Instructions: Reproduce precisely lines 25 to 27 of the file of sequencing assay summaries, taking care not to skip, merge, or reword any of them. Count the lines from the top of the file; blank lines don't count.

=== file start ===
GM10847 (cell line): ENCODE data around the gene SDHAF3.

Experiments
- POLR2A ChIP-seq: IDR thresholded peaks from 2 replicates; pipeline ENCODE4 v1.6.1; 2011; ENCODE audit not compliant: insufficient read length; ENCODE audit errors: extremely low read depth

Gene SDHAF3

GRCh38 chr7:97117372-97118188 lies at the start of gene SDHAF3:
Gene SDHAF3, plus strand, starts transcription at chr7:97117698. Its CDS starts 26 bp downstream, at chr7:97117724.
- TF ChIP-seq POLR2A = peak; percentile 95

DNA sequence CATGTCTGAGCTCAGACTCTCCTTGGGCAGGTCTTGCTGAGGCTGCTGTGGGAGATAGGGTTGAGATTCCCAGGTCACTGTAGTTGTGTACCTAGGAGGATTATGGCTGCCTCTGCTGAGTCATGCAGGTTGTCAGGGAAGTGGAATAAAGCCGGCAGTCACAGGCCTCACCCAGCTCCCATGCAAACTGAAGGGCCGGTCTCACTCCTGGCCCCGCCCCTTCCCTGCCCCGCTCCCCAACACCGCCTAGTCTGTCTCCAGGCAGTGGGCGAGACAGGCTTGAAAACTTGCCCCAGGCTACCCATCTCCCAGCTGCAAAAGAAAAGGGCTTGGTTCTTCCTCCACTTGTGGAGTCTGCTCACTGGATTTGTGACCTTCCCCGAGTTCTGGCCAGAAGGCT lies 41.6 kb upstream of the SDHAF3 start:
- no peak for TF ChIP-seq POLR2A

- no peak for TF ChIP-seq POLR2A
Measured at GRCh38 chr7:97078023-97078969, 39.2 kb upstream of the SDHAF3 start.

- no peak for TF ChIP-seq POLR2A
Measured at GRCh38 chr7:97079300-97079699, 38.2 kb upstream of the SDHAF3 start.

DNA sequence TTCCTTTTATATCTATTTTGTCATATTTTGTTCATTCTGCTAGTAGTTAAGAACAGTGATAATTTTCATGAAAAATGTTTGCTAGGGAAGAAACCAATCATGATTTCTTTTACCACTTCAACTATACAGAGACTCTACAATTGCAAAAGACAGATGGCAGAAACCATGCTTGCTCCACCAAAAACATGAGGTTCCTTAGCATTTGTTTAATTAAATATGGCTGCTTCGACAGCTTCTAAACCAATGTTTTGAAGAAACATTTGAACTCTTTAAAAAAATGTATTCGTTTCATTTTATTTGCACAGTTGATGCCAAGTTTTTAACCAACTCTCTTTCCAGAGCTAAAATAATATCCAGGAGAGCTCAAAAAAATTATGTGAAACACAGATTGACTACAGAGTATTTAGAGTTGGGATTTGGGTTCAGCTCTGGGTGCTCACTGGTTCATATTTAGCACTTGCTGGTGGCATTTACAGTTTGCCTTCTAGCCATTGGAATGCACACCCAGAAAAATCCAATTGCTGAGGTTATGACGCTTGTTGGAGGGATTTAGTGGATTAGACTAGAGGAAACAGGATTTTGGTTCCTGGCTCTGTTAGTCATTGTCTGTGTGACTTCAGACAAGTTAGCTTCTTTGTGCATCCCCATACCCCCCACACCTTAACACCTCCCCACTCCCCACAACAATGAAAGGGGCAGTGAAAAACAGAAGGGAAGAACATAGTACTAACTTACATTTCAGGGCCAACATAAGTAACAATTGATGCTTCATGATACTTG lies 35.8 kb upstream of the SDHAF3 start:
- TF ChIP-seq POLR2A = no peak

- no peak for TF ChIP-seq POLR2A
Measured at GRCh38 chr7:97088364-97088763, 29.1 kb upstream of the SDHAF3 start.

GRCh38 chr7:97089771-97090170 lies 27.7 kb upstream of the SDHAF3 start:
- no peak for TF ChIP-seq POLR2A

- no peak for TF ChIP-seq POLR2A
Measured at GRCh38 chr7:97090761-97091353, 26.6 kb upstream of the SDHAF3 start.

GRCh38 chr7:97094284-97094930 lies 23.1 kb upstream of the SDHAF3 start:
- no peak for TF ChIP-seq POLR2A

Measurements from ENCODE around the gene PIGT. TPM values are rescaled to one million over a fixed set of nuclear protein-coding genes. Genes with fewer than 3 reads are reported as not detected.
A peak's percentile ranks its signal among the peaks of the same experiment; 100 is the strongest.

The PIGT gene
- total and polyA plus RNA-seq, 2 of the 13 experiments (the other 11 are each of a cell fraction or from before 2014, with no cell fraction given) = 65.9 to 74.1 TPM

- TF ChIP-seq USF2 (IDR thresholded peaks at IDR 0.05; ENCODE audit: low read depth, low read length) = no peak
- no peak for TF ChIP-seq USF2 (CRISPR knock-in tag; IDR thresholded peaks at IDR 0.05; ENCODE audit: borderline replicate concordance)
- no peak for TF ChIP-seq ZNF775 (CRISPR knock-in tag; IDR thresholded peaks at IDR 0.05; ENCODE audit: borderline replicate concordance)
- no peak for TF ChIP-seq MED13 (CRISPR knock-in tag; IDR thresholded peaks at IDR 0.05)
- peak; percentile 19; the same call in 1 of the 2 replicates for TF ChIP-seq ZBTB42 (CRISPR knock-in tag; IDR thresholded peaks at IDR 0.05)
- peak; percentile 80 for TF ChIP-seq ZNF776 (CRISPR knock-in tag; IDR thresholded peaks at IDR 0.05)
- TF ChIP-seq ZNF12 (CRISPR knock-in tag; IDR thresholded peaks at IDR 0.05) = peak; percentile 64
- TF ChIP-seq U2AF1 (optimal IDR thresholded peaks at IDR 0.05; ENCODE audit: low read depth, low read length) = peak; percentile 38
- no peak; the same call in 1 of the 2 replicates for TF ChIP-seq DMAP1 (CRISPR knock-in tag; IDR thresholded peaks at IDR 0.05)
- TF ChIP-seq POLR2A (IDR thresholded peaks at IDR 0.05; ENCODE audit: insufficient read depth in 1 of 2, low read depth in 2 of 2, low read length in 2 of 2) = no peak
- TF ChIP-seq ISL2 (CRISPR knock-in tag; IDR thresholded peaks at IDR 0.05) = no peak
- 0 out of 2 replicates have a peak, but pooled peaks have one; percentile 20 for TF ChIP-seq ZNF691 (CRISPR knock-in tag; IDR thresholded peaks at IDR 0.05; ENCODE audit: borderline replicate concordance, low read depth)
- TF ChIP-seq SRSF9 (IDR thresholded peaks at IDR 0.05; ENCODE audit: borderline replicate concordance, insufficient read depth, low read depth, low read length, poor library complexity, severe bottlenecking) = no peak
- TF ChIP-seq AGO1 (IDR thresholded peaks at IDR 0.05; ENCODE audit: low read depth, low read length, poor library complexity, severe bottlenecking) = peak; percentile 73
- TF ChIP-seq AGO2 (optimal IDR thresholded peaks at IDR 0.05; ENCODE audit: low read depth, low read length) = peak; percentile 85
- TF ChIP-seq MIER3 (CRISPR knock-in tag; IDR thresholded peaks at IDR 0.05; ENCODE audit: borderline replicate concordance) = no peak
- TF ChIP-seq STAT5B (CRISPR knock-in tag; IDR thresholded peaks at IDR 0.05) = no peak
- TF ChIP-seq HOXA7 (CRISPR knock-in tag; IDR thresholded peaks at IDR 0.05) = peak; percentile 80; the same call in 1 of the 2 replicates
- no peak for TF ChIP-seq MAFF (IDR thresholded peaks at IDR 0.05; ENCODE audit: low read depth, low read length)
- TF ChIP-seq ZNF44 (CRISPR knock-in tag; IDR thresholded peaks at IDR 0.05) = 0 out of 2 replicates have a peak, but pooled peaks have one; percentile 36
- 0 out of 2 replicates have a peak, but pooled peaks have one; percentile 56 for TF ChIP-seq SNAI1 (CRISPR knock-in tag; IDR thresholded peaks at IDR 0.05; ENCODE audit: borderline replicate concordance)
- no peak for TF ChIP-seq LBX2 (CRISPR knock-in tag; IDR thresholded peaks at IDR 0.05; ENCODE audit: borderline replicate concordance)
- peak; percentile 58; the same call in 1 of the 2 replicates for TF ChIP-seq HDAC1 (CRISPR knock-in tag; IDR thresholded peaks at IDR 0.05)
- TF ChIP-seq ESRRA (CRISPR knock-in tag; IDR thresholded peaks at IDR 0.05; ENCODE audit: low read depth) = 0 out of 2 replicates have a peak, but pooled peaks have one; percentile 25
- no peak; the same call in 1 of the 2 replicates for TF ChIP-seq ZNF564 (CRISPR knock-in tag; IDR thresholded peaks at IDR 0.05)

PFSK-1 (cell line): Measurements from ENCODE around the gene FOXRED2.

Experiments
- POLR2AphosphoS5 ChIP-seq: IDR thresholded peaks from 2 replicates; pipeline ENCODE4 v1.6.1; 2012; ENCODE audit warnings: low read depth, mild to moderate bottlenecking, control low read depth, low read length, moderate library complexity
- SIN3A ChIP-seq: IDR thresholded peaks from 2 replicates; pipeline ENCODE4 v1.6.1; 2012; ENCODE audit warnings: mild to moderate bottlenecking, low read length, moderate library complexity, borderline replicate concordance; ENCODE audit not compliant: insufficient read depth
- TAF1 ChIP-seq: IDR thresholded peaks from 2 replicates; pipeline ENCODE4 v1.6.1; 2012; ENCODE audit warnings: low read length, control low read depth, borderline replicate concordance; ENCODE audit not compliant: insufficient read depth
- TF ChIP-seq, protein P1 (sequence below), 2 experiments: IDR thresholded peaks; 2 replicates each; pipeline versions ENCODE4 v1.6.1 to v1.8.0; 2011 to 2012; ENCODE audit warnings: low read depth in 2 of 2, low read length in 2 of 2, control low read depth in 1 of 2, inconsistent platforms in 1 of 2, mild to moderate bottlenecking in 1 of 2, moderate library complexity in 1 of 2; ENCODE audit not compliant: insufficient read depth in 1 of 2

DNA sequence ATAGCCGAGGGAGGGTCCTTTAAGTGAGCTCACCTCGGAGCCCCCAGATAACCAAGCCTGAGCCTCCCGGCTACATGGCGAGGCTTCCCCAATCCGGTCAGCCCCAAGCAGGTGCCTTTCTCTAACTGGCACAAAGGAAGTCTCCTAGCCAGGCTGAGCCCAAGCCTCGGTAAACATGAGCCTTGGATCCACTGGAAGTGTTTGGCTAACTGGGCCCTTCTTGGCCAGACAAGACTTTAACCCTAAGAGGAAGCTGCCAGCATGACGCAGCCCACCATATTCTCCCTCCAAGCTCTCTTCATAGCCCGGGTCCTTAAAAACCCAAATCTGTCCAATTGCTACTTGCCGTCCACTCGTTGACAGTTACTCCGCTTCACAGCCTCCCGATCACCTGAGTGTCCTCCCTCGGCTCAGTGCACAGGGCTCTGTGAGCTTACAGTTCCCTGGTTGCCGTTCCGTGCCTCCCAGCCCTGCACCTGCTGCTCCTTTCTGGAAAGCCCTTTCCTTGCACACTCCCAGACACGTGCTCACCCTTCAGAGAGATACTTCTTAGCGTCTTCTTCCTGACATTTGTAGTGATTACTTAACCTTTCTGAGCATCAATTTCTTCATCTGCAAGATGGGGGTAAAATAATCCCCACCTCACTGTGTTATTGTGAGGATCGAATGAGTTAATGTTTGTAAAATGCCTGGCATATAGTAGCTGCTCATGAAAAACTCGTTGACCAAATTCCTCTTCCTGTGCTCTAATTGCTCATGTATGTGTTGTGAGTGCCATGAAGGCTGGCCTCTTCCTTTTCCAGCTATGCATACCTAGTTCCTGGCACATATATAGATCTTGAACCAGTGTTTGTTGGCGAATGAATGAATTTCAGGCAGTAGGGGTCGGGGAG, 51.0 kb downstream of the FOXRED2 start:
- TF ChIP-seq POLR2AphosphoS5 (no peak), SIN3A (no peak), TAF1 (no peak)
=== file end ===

A peak's percentile ranks its signal among the peaks of the same experiment; 100 is the strongest.

The PIGT gene
- total and polyA plus RNA-seq, 2 of the 13 experiments (the other 11 are each of a cell fraction or from before 2014, with no cell fraction given) = 65.9 to 74.1 TPM